tv The Rachel Maddow Show MSNBC March 31, 2017 9:00pm-10:01pm PDT
the table. fear itself may come in handy. that's "hardball" for now. thanks for being with us. "all in" with chris hayes starts right now. >> have ra great weekend. thanks to you at home for joining us this hour. happy friday. god decided to give me an ice storm for my buried this year, so we're broadcasting from western massachusetts tonight. super happy to be here with a very nice group of people. sort of my home studio but it's been a long time since i've been here. i'm grateful to all the people who made this possible. there's a lot going on tonight. elizabeth warren and bernie sanders are in the other half of the state. they are headlining a big rally in boston. this is an event that has attracted thousands of people here in deep blue massachusetts.
bernie sanders and elizabeth warren probably still are the highest profile democratic or in bernie sanders' case democratic-ish people in the party. when times change, especially when times change radically, you never quite know who's going to be become the new center of the political universe. in the fewhort sndal-ridden weeks of the trump administration we've grown some new household name democrats as a country. they're starting to get pretty famous on their own. like this previously obscure california congressman, adam schiff. he's the top democrat on the house intelligence committee, most folks could not have picked him out of a lineup this past year.
but he's fast become one of the highest profile people in his party. not because people think of him as president schiff, it's because of the sense that when the white house turns onto tv and sees adam schiff there talking, important people in the white house with secrets to hide start grinding their teeth. and maybe throwing stuff and conceivably they start calling his republican counterpart to plot a new smoke screen to throw adam schiff off the case. newly prominent adam schiff met with donald trump today. apparently it was not a big showdown. it's possible it went even a planned event. but he went to the white house today to review intelligence documents, and apparently while he was there he had put his office is describing a cordial meeting with the president.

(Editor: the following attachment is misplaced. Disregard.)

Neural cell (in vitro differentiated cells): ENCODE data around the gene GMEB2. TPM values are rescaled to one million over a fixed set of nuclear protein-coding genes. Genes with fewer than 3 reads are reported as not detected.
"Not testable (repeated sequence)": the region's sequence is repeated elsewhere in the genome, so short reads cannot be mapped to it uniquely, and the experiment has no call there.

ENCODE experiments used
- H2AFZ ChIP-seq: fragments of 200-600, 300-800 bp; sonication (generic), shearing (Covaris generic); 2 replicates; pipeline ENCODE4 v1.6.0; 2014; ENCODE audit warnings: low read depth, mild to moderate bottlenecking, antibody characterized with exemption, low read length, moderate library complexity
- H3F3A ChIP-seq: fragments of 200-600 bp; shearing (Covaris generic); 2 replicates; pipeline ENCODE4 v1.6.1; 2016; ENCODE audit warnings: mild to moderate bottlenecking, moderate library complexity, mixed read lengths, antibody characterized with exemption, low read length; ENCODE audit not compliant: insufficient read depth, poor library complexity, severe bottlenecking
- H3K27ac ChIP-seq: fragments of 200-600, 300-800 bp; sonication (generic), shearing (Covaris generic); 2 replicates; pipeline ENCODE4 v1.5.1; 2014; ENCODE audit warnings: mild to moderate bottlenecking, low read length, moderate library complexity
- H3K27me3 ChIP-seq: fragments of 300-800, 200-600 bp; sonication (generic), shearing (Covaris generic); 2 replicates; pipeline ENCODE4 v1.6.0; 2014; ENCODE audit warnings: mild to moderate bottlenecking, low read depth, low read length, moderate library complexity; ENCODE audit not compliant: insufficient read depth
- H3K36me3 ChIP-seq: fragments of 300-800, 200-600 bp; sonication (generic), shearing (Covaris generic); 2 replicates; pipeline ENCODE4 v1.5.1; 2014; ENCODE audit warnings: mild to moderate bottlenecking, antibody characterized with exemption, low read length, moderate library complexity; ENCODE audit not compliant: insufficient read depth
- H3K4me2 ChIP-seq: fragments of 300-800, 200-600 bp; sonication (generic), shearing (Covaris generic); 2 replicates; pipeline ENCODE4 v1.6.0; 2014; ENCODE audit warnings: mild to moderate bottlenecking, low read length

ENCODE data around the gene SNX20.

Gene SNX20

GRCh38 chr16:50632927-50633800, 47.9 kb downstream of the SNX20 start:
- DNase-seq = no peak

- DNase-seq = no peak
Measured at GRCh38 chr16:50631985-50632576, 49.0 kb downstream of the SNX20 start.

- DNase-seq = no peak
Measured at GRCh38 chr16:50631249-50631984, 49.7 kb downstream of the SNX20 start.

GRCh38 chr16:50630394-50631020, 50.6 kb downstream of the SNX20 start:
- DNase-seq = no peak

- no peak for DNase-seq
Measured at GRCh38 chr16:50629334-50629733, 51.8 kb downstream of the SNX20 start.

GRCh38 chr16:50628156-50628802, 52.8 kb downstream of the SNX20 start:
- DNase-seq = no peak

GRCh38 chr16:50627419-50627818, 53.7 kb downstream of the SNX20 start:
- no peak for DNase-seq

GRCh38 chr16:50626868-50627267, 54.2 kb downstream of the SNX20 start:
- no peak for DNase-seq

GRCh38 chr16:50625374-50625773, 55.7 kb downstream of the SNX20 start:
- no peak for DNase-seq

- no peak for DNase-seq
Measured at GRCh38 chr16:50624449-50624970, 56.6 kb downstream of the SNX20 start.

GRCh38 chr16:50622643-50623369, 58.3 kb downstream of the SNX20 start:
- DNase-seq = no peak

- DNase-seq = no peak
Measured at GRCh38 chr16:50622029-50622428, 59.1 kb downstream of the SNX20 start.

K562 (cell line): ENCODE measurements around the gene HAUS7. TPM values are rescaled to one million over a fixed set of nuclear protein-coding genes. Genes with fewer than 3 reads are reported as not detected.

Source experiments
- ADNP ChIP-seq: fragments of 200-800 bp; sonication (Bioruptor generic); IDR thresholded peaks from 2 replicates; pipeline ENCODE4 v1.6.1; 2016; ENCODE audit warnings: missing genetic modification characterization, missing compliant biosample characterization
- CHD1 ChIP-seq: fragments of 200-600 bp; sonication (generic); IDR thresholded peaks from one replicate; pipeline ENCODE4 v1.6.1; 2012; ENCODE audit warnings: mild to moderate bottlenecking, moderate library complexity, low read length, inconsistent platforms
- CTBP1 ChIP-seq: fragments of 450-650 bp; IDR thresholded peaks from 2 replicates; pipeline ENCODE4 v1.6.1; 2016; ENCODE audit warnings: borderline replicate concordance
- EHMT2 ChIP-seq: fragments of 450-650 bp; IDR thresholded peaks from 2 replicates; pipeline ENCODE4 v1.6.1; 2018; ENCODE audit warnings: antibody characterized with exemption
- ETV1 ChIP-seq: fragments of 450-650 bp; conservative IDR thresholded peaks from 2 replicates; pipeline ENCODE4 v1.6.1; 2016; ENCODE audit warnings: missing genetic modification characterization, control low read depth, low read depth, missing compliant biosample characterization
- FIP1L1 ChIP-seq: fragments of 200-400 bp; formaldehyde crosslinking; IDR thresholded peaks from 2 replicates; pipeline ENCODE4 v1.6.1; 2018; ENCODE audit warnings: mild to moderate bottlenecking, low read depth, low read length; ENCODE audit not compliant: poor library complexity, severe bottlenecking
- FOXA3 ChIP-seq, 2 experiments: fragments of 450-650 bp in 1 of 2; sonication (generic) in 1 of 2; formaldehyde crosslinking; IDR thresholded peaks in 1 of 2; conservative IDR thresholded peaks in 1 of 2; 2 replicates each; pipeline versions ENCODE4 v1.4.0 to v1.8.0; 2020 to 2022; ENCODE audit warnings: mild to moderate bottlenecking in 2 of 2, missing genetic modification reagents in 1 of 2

i bet. this trip to the white house today was to review documents, documents that were apparently thrown up as a smoke screen of the investigation. these are the documents that republican chairman devin nunes apparently obtained from white house officials and then gave a big press conference to make a big show of him carrying the documents back into the white house which is where they came om in e first place. they haven't admitted the white house is the source of those documents. there's a whole bunch of problems. devin nunes explicitly told a reporter he did not obtain those documents from white house firms, but apparently he did. apparently now the white house is at least implicitly admitting they were the source of the documents because today they
made those documents available to adam schiff. how else could they be showing them to him if they never had them in the first place? the white house has still not explained why they previously covered up where they came from even if they are implicitly admitting now it was them. in print, this is sort of the coverup part of this scandal, i guess, experiencing it though in day-to-day life it feels less like a scandal is more like a fiasco, it feels like a mess. after reviewing those documents, schiff did release this statement about what he saw. quote, today my staff director and i reviewed materials at the white house. it was represented to me these are precisely the documents presented to nunez a week ago. i could not discuss the contents if the white house had concern they should have been shared with the full committees as part of your oversight responsibilities. nothing i could see today warranted a departure from the
normal review procedures and these materials should be provided to the full membership of both committees. and then he closes with this. the white house has yet to explain why senior white house staff apparently shared these materials with but one member of either committee only for their contents to be briefed back to the white house. white house has yet to explain that. and he's right. it remains weird and unexplained that the white house is now implicitly admitting it's the source of these documents. they're still not saying why they wouldn't admit to that before. the white house will still not say who let congressman devin nunes in the white hse grounds to obtain these documents in the first place last week or why white house staffers gave the information specifically to him. all that remains unexplained. now we're left with more than just the fiasco, more than just the mess. now we're left with some serious